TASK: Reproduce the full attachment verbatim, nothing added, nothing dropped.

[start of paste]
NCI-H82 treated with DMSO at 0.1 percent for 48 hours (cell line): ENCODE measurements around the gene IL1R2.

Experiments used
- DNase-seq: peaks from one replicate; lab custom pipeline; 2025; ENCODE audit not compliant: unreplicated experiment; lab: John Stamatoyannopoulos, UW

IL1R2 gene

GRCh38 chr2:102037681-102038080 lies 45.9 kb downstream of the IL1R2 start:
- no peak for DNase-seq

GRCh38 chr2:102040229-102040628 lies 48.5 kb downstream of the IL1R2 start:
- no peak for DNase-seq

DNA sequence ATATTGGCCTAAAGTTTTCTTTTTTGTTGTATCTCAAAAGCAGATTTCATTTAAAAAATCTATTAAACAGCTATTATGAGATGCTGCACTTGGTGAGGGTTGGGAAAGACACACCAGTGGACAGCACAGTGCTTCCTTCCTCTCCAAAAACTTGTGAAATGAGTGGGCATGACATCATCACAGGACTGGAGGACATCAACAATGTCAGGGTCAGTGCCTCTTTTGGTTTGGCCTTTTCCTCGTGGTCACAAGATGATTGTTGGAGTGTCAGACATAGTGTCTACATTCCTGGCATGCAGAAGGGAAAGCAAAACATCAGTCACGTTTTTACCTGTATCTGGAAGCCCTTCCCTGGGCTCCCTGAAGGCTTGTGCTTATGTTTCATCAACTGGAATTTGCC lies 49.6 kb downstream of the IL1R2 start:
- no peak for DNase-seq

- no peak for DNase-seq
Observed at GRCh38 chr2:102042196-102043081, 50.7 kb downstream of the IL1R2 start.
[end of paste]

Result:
NCI-H82 treated with DMSO at 0.1 percent for 48 hours (cell line): ENCODE measurements around the gene IL1R2.

Experiments used
- DNase-seq: peaks from one replicate; lab custom pipeline; 2025; ENCODE audit not compliant: unreplicated experiment; lab: John Stamatoyannopoulos, UW

IL1R2 gene

GRCh38 chr2:102037681-102038080 lies 45.9 kb downstream of the IL1R2 start:
- no peak for DNase-seq

GRCh38 chr2:102040229-102040628 lies 48.5 kb downstream of the IL1R2 start:
- no peak for DNase-seq

DNA sequence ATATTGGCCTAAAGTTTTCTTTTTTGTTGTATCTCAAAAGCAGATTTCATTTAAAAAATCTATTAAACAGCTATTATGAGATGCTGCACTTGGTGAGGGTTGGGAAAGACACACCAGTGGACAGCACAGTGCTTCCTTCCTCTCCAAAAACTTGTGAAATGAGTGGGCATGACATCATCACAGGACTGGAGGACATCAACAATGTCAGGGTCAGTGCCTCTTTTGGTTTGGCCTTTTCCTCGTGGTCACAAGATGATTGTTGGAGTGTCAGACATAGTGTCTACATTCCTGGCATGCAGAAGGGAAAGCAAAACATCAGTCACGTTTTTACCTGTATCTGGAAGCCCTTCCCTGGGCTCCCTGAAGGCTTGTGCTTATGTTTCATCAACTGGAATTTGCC lies 49.6 kb downstream of the IL1R2 start:
- no peak for DNase-seq

- no peak for DNase-seq
Observed at GRCh38 chr2:102042196-102043081, 50.7 kb downstream of the IL1R2 start.